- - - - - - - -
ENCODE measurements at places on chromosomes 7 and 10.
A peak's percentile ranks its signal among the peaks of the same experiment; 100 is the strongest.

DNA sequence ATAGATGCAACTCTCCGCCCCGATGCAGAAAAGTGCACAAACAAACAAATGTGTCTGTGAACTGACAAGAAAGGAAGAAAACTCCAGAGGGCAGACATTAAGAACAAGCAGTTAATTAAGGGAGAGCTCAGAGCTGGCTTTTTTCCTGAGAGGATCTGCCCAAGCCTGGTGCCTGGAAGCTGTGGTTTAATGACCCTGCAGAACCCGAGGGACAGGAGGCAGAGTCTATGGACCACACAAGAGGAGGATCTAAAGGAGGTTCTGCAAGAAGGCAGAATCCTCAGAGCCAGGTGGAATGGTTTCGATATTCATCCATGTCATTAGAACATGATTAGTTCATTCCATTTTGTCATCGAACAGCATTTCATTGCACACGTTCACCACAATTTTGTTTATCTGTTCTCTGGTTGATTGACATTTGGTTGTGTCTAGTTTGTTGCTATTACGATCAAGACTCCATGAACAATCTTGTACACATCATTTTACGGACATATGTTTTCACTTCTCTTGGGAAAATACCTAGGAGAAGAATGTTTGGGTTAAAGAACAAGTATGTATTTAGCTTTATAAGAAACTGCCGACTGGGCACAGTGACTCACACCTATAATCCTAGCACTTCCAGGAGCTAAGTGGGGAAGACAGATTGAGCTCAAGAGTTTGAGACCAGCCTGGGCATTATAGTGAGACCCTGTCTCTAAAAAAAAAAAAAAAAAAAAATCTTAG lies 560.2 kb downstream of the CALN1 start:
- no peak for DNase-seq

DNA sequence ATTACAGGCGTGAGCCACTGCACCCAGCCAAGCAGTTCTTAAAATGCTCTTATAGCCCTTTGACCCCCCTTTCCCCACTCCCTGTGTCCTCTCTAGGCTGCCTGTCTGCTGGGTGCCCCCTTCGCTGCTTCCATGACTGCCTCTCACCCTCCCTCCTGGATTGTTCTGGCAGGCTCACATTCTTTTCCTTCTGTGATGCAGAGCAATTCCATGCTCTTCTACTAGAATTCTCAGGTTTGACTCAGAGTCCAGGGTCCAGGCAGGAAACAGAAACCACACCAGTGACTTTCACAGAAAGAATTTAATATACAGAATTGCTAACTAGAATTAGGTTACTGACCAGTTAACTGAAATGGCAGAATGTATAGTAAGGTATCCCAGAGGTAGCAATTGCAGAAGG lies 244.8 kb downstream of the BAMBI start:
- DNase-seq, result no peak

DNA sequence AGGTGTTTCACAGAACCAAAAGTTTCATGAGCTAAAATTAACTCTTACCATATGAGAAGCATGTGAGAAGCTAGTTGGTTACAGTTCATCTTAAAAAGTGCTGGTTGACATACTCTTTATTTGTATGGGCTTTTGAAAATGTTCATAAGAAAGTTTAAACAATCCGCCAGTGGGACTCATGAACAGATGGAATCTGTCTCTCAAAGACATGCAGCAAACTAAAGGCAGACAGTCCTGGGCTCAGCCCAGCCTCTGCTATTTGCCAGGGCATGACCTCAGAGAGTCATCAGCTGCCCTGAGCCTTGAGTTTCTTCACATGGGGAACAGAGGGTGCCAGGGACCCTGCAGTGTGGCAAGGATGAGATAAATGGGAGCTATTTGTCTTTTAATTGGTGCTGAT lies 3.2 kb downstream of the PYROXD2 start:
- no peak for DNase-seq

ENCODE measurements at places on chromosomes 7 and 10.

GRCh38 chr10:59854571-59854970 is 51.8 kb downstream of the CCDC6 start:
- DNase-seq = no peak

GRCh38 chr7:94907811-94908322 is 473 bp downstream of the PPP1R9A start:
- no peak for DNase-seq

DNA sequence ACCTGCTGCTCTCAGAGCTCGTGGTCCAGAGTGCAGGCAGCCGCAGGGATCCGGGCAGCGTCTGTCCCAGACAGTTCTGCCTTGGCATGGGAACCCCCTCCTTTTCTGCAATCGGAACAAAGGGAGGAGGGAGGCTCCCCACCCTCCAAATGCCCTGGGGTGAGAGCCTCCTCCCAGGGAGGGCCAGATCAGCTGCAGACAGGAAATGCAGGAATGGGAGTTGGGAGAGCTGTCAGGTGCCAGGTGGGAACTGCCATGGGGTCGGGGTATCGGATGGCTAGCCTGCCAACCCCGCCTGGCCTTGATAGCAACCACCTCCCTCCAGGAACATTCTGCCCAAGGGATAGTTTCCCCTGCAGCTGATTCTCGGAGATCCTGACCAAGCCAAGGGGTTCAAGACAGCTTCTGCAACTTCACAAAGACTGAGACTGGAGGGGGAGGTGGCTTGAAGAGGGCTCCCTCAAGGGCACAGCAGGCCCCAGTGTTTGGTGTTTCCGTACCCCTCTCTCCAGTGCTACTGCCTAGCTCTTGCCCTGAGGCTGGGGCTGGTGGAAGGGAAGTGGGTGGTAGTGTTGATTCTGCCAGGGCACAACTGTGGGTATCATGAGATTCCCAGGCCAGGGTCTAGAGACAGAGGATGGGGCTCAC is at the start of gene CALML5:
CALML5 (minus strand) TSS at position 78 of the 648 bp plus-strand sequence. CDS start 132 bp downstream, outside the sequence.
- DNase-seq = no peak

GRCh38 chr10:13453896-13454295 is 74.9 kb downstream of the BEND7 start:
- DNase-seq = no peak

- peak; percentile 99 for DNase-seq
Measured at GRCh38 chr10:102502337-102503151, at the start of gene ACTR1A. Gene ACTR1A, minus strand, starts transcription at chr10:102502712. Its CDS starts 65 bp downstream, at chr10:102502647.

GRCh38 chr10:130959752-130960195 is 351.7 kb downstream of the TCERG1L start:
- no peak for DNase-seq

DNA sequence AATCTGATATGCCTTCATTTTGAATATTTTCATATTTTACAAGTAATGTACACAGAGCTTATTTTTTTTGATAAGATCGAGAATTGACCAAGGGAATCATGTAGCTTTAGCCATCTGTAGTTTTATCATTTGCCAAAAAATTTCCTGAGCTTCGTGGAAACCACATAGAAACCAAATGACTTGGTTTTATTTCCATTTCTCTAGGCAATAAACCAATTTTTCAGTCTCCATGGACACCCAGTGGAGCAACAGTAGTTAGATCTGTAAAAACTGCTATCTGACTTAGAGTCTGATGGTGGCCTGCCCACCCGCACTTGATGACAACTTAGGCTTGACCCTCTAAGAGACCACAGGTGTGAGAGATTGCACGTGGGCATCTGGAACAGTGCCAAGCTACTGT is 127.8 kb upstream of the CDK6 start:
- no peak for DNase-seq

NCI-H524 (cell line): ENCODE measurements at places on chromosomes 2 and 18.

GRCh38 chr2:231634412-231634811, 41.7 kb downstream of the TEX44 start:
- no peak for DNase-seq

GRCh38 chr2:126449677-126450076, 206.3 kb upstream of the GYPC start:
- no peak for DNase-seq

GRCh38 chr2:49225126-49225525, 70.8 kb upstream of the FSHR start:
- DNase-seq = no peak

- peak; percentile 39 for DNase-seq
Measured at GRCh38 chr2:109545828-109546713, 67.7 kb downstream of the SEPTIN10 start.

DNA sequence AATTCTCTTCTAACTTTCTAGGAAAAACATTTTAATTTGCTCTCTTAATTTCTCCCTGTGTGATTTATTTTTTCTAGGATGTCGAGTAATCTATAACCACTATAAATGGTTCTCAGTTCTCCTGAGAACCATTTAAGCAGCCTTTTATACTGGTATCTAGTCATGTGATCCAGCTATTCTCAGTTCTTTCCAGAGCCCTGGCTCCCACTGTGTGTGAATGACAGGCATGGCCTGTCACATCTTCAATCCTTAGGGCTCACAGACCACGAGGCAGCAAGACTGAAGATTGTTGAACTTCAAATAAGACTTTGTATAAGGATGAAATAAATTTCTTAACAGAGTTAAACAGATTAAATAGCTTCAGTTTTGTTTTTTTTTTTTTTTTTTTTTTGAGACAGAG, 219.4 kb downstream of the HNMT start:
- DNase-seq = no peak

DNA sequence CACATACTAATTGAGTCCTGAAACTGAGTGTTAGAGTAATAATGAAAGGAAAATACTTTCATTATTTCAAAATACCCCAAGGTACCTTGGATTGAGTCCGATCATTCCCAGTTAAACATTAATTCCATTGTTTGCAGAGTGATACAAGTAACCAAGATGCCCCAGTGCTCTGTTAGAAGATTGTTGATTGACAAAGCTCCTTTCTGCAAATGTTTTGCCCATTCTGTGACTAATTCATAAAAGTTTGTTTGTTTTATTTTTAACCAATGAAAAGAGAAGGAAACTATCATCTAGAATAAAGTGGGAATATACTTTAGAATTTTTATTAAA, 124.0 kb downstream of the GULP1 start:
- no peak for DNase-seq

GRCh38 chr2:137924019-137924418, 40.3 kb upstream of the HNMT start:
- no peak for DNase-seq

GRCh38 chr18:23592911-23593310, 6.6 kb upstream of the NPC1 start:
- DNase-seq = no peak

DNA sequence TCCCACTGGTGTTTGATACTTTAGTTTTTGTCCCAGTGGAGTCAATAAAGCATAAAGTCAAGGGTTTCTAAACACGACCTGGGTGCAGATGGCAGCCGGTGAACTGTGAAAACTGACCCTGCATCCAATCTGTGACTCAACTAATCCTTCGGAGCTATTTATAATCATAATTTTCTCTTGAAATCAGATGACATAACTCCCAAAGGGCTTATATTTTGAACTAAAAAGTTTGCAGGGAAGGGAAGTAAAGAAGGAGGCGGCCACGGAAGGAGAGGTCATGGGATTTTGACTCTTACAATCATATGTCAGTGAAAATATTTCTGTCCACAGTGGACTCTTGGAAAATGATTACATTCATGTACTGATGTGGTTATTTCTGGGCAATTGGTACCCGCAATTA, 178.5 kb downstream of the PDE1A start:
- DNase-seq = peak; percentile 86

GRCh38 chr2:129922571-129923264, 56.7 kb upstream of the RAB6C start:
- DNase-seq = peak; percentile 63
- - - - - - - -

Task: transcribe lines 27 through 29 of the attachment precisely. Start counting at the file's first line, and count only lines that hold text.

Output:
- no peak for DNase-seq

GRCh38 chr2:126449677-126450076, 206.3 kb upstream of the GYPC start:
- no peak for DNase-seq